A month ago, after a stop sign on a cold icy day, my car seemed not able to brake properly. I needed to stretch my leg all the way and it felt like it would not stop. I took it to dealer and changed brake pads, which were close to need to be replaced. The brake seemed as sensitive as it was in the old days. However, this week, after another stop sign on a cold day, this happened again, just not as bad. But I need to stretch my leg quite some distance to feel the brake effect. Just wondering what could be the issue? Thanks!
If you mean your pedal is going far down when you brake, that would indicate a problem with the hydraulic system.
If you haven’t had the system flushed with fresh brake fluid in three years it is over due,.
You may need new flexible brake lines.
They may not have serviced the calipers correctly.
We’re the rotor thickness measured?
If the above has not been done, it is time. Your vehicle is out of warranty, you can use a good independent, non-chain store, mechanic.
If you mean the pedal requires more pressure, there is likely a problem with the power assist.
Either way, take it in.
I meant that my pedal needs to go far down when I brake, and the pedal felt very light to push down. I have no clue if the system has been flushed or not in the regular dealer maintenance package. No clue about the rotor thickness. BTW, the driver side window sometime cannot move up/down and power door often does not respond particularly in a cold day. Are these also signs for an issue with Power Assist? Will find a mechanic and start from there.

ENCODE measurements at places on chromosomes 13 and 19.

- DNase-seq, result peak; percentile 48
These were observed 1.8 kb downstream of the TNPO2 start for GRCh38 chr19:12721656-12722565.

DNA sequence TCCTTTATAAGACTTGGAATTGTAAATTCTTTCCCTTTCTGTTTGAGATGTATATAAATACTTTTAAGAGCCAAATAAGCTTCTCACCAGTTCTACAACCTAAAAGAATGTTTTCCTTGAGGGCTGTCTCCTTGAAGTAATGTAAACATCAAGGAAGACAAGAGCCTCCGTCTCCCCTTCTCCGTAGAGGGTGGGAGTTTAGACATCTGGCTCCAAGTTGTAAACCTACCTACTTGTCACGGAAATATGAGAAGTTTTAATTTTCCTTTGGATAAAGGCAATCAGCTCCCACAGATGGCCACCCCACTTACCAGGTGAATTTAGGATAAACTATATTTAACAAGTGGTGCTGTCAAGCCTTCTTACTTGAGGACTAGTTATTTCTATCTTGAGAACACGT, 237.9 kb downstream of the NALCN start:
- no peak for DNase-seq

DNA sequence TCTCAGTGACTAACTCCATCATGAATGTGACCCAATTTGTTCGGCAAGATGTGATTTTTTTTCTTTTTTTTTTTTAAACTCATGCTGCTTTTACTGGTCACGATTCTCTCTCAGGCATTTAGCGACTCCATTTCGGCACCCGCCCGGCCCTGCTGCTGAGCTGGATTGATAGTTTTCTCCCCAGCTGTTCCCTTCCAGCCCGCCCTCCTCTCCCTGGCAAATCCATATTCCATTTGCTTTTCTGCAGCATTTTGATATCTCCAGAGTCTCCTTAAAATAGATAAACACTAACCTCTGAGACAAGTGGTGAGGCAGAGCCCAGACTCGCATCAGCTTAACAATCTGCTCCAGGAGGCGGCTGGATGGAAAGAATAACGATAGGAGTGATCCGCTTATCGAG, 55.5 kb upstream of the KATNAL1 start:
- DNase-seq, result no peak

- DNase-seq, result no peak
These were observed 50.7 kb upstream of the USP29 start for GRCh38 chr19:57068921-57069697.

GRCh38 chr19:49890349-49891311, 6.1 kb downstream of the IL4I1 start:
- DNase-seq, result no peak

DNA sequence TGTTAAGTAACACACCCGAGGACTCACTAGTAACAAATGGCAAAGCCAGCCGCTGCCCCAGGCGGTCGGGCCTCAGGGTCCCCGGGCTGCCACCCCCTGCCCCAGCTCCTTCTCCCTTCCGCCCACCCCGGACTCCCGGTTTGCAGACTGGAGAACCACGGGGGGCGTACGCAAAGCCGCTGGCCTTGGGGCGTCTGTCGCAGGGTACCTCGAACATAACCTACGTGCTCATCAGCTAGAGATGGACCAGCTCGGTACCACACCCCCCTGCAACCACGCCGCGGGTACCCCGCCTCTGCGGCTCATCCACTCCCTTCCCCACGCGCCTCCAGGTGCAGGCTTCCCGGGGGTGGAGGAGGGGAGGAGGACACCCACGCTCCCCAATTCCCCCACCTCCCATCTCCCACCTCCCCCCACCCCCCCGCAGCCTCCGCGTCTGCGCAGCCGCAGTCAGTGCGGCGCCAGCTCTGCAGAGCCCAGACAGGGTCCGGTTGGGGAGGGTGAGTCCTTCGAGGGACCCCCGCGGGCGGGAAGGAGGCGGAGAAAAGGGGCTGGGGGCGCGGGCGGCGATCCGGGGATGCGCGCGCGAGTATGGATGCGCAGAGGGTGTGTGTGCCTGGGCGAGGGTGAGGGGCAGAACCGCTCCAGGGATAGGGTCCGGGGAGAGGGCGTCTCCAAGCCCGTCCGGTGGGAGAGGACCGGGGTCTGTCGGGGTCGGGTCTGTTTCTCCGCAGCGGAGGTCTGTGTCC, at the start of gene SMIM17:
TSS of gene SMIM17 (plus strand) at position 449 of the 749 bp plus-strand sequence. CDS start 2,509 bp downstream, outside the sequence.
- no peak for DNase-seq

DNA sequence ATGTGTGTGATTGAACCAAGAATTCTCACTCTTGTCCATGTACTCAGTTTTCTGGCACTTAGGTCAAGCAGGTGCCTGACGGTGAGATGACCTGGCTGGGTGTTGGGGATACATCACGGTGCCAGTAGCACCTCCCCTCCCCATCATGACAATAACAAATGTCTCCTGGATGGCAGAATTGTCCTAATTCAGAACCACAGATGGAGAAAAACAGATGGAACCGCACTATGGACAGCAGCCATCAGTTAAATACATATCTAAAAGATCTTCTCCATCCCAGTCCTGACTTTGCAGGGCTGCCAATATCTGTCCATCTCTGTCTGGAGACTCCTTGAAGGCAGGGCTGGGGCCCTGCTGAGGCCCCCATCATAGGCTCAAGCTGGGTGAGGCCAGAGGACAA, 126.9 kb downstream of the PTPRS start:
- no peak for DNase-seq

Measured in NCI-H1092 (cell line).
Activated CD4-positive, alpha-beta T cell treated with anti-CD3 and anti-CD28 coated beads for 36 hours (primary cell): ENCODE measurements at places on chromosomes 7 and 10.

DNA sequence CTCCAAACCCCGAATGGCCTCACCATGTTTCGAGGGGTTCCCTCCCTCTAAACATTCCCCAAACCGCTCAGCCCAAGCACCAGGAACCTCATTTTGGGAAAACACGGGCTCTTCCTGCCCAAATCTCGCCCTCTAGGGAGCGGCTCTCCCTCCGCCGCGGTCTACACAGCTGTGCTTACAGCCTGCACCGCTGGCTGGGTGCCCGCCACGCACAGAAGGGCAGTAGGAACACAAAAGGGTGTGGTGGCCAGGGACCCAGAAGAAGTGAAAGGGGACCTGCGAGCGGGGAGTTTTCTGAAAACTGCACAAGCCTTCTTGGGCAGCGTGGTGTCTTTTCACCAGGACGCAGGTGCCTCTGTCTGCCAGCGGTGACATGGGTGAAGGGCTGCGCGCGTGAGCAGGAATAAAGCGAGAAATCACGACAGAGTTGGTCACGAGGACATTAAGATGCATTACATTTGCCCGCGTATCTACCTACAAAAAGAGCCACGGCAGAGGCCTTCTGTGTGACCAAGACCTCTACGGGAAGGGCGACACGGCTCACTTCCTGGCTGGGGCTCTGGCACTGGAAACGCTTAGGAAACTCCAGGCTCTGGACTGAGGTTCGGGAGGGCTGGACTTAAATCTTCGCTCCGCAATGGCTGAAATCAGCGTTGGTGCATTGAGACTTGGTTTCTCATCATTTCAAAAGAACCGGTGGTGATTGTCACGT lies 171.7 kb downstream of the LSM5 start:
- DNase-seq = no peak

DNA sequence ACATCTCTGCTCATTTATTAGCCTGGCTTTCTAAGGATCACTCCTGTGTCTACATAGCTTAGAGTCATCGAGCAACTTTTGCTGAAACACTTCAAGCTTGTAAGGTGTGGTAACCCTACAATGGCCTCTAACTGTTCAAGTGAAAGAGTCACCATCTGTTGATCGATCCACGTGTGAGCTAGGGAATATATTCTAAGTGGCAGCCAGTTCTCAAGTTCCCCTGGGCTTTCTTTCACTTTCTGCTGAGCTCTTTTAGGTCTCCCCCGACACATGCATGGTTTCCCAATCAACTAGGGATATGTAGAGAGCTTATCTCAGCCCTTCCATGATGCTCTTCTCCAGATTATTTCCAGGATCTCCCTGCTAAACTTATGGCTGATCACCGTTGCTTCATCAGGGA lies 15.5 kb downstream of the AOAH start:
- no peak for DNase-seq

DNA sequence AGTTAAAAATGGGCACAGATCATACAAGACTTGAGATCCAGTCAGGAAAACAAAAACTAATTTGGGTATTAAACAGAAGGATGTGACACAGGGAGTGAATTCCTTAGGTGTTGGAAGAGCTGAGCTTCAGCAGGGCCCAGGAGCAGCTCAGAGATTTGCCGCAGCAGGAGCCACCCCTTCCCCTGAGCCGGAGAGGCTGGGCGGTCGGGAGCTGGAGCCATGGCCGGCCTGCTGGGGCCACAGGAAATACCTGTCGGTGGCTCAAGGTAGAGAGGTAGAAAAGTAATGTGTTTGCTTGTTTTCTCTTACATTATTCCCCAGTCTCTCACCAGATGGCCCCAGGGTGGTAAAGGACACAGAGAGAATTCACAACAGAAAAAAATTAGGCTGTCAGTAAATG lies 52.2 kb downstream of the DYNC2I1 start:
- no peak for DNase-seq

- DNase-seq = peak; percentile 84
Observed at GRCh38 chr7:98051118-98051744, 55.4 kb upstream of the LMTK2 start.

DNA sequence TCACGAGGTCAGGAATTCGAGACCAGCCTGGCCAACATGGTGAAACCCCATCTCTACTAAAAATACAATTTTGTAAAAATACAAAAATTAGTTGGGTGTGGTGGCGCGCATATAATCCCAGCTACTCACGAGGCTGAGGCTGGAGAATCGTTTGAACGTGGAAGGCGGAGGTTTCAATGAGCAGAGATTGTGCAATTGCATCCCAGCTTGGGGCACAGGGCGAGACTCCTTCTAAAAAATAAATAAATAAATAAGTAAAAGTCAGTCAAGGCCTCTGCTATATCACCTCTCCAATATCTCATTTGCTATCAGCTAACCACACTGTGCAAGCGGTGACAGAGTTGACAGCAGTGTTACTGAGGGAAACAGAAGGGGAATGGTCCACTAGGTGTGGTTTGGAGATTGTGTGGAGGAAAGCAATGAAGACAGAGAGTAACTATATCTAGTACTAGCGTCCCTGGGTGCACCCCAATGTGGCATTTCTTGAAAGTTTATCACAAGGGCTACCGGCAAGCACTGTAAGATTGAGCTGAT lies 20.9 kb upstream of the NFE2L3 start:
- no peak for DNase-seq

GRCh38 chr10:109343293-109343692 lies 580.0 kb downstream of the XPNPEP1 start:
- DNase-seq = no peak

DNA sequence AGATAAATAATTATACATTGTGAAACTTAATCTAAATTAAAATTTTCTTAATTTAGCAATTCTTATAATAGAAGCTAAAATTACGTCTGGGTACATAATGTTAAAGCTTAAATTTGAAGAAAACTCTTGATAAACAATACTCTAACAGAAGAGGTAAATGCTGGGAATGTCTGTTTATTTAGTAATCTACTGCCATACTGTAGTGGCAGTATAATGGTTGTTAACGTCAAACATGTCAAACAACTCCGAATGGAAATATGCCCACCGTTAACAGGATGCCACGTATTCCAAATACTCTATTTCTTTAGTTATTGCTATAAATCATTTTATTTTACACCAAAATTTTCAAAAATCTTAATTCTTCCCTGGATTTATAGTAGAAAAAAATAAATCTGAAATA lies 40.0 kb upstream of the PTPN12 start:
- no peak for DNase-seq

I’d suggest the ABS was cycling because the pavement was cold and ice had formed and maybe your your tires were very old or very worn. There should have been a yellow “ABS” light on the dash when this was happening.
Test it yourself before spending money with a mechanic who will tell you they can find nothing wrong. Find a big empty wet parking lot. Accelerate to 25-30 mph in a straight line and stomp on the brake pedal and hold it as hard as you can. You should feel exactly the same thing you felt before with the pedal. Try and look for a yellow ABS light (hence the “empty” part of the parking lot).
I’ll bet that is what you are feeling and it is perfectly normal ABS operation. If your tires are more than 6 years old, they need to be replaced even if they have enough tread. They are old and hardened and won’t provide proper traction.
Thanks for the suggestion. I did not notice a yellow ABS light although I am yet to do the test you suggested. The problem persists all the time after that stop-sign stop, even at low speed. I changed new tires maybe 3-4 years ago. One thing I noticed right after that was that my car skipped noticeably more. I thought that maybe the dealer did not put on good new tires.
All tires are not created “equal”. My 2002 Outback came from the factory with Bridgestone RE-92 tires that were downright hazardous on slippery surfaces, and it is possible that the tires sold to you by that dealership are equally bad.
If you go to the Tirerack website, you can view all of the makes and models of tires that are available for your Xterra. I think you might find it… instructive… to see how your tires are rated on that website.
It is YOKOHAMA GEOLANDAR H/T G056. Just checked, its rating does not seem too bad on the website. But the dealer did charged me more. My original tire was bf goodrich owl long trial.